Bob Billington was upset. Bob worked for KillerWattSoftware. His job title was "senior designer," although he thought of himself as a really good programmer. He was good at his job, and he liked his job, but right now it looked like he might lose his job. At least, that's what Bob's boss, Sam, had said when she called Bob and the rest of the team into the conference room earlier that day.
"MegaCorp's management have given us formal notice that they are likely to cancel the Flitzerboing-Ultra project," Sam said. "Consumers are tightening their belts, global demand for Flitzerboings is down, down, down, and MegaCorp says that the Flitzerboing-Ultra project is no longer commercially viable."
She explained that the loss of this important project meant that KillerWattSoftware suddenly didn't have enough money coming in, and it risked financial ruin. Nothing was certain, she said, but it looked like they may have to "let some of you go." She then handed everyone an envelope, noting that the envelope was only a formality and no final decision had been made yet. She said she was sorry to be the bearer of such bad news and uncertainty and then terminated the meeting.
Bob felt sorry for Sam. He knew it wasn't nice to have to give such bad news, so he waited until everyone else had left the room. Then, when he and Sam were alone, he said, "Tough day."
"Yeah. Not much we can do about it, though, is there?" She opened her jacket and pointed to an envelope sticking out of the inside pocket. She shrugged. "We're all in the same boat."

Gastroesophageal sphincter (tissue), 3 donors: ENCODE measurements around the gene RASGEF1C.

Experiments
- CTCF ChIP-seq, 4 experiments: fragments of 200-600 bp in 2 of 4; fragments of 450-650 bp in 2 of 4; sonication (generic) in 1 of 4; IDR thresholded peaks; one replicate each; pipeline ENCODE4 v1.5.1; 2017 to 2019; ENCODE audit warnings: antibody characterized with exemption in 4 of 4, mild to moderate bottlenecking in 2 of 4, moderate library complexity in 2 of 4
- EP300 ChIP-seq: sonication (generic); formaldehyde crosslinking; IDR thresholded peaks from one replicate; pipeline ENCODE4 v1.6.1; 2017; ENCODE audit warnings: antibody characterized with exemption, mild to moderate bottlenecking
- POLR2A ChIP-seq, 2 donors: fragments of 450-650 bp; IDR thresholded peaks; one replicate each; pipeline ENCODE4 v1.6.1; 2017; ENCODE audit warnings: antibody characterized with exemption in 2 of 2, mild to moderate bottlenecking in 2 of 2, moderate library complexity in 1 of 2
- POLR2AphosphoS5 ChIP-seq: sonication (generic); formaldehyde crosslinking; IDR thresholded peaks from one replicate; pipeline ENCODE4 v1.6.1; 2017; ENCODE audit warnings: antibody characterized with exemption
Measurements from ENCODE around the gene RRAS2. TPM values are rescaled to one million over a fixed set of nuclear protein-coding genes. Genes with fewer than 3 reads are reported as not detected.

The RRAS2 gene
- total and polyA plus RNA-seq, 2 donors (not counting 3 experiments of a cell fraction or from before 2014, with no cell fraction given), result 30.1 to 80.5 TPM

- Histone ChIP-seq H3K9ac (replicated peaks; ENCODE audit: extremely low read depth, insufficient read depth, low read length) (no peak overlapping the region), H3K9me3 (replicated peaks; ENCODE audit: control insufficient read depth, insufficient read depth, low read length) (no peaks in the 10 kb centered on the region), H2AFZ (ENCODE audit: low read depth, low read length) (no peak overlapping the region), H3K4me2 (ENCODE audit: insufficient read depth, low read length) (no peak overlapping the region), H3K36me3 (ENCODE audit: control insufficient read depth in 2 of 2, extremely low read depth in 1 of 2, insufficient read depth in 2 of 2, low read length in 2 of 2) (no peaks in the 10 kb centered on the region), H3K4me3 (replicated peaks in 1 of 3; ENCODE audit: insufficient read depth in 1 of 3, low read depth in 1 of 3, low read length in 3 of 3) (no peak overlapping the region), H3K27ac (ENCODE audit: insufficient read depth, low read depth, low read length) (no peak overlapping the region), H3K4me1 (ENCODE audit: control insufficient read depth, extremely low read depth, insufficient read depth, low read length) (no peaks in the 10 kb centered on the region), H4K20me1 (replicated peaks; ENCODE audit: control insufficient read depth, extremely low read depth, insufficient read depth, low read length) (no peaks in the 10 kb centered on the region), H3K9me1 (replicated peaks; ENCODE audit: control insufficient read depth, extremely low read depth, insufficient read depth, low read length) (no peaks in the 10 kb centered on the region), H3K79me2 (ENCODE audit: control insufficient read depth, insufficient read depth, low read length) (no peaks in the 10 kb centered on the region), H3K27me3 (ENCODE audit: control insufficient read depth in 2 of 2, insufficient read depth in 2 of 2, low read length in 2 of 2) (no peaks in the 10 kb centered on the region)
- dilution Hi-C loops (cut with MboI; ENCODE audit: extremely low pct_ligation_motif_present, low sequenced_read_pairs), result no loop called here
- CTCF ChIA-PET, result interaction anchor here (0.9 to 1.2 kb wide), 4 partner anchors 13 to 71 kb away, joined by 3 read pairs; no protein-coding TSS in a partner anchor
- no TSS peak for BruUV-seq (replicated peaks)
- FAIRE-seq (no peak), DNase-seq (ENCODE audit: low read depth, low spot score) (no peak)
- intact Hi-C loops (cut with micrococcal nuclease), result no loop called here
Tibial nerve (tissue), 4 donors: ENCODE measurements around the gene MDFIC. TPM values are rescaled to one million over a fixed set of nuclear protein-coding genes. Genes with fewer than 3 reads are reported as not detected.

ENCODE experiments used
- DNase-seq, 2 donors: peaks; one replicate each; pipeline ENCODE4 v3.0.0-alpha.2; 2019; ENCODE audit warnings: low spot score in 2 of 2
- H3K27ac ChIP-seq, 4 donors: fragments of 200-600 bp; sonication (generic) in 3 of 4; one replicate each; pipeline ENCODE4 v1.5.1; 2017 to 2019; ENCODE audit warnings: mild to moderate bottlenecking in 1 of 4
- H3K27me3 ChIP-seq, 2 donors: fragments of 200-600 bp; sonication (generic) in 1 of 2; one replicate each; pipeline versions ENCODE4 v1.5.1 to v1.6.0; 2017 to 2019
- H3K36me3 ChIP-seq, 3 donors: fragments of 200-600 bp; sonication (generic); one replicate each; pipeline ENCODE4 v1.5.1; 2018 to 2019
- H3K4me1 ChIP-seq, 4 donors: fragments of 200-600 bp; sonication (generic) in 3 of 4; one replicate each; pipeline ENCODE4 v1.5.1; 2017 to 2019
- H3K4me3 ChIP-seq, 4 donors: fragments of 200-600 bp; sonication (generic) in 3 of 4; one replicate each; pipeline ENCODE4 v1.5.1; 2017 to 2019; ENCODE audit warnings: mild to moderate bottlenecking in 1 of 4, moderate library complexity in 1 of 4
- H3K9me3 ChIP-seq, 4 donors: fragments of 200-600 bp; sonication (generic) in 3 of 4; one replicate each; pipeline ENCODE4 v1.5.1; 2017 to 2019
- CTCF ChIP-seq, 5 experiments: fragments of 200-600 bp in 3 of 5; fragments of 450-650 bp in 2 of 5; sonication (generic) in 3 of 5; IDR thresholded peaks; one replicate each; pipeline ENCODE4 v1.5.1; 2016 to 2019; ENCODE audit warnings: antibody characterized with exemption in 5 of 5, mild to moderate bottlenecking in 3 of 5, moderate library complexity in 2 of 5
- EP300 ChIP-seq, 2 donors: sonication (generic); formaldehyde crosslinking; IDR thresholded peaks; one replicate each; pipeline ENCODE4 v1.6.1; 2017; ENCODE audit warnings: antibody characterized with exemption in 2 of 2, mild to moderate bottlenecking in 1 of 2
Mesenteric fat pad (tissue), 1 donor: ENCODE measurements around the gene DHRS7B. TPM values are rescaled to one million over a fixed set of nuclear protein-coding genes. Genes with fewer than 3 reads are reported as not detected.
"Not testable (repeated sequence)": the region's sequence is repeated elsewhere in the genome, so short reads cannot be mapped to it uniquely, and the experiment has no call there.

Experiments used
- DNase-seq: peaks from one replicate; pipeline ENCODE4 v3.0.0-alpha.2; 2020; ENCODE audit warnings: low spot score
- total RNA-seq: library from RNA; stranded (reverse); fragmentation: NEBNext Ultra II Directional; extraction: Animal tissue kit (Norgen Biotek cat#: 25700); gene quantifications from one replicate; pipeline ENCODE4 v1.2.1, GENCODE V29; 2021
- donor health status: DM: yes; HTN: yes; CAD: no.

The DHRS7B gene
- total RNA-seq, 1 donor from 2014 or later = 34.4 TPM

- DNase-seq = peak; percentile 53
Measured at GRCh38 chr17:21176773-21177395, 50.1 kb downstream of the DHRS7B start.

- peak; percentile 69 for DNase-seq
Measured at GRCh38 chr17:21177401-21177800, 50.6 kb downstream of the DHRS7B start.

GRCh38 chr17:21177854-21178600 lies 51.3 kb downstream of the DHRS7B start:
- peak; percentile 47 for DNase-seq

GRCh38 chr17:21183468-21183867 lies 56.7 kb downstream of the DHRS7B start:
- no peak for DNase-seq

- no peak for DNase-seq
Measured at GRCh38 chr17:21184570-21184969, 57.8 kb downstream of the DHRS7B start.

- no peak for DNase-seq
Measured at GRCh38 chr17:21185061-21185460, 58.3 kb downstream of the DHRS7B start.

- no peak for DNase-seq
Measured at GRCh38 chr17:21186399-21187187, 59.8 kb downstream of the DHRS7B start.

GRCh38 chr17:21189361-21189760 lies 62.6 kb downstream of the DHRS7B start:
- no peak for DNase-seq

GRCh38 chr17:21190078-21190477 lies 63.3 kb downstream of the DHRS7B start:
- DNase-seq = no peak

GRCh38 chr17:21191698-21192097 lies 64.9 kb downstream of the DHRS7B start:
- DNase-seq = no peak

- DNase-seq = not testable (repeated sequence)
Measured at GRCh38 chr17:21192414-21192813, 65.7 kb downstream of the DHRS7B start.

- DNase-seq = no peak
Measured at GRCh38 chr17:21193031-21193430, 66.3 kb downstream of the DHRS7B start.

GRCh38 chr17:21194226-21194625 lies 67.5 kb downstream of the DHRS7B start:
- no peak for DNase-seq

Bob was disappointed by the news, but his two boys were adults now and they had left home, he had paid off his mortgage, and even though his retirement savings were invested in the stock market, he knew he had enough money to see him through any rough times, if he was careful. He knew that Sam had two young kids at home. He knew that she and her husband had just moved into a fancy new house. He also knew without being told that someone upstairs in the HR department had already started preparing a spreadsheet, which would be used to objectively figure out who would be the most expensive to "let go." Bob had worked here for fifteen years, got paid a lot, and was, he thought, irreplaceable—he knew the products, the code, where the skeletons were buried. Sam had worked here for three years, she didn't get paid nearly as much as Bob, and—not to put too fine a point on it—project managers were a dime a dozen. The math wasn't hard. Bob felt sorry for Sam.
Bob didn't know what to say, so he just said, "Yeah," and they walked out of the room together.
Sam went upstairs, and Bob went back to his desk, where he opened the envelope. It contained a letter from Eugene "Killer" Watt on formal letterhead, which told Bob nothing he hadn't already figured out: Expect that a formal announcement will be made in two weeks time.
Bob shrugged, but rather than turning to the job Web sites like he knew many of his younger colleagues were now doing, he fired up Google News. He sat there for half an hour, watching the headlines change as the Web site automatically refreshed every few minutes. He hoped a new headline would pop up saying that this whole recession thing was over. Nothing changed. Bob didn't expect it to.
He had been around long enough to recognize the pattern. There were always a number of good, prosperous years when the stock market slowly rose up, up, and away, until suddenly, out of the blue, it crashed back down. Everyone expressed surprise, shock, and horror. The media talked about little else. House prices dropped, unemployment went up. Then, slowly, things got better. The stock market slowly rose up, up, and away. This went on for a few more years, the world got prosperous again, and then suddenly, out of the blue …